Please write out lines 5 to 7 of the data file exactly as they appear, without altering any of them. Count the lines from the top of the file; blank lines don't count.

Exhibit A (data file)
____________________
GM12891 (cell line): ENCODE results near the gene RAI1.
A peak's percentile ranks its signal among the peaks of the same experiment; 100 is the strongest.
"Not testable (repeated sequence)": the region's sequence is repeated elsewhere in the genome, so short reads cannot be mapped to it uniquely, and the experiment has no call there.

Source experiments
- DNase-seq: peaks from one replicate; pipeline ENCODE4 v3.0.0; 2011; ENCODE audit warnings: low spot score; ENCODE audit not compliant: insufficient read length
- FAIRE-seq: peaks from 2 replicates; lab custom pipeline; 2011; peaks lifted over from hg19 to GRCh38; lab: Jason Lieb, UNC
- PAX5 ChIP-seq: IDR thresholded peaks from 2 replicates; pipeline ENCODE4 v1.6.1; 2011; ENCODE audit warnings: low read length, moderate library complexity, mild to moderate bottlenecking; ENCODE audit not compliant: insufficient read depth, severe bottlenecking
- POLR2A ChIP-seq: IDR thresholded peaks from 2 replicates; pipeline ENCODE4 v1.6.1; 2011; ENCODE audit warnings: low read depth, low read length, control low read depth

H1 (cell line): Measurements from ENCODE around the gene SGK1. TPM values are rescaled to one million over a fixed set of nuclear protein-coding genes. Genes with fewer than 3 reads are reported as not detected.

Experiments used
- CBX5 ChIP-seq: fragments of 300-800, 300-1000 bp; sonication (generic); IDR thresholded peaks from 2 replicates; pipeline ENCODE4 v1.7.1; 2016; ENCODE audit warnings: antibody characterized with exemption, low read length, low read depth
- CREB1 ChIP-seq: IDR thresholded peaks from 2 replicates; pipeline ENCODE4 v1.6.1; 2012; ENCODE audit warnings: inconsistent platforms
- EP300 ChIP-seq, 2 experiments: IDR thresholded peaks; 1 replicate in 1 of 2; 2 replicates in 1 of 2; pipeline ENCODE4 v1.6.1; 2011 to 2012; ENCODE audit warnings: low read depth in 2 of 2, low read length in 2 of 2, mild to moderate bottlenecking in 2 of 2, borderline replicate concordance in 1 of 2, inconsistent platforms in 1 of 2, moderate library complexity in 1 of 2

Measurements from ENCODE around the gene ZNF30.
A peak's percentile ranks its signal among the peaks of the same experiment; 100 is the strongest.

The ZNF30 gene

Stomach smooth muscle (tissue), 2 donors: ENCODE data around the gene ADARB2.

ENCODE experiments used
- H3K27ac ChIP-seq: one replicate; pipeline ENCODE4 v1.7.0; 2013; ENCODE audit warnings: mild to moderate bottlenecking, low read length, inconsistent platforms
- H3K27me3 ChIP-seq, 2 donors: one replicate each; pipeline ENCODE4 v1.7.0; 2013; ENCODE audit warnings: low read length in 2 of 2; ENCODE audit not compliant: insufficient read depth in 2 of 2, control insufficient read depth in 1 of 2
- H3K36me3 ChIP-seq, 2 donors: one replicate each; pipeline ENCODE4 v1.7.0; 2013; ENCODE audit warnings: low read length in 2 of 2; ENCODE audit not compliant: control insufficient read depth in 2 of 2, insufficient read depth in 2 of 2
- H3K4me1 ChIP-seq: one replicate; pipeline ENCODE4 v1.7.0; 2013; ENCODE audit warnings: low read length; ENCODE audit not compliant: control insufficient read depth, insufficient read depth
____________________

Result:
- DNase-seq: peaks from one replicate; pipeline ENCODE4 v3.0.0; 2011; ENCODE audit warnings: low spot score; ENCODE audit not compliant: insufficient read length
- FAIRE-seq: peaks from 2 replicates; lab custom pipeline; 2011; peaks lifted over from hg19 to GRCh38; lab: Jason Lieb, UNC
- PAX5 ChIP-seq: IDR thresholded peaks from 2 replicates; pipeline ENCODE4 v1.6.1; 2011; ENCODE audit warnings: low read length, moderate library complexity, mild to moderate bottlenecking; ENCODE audit not compliant: insufficient read depth, severe bottlenecking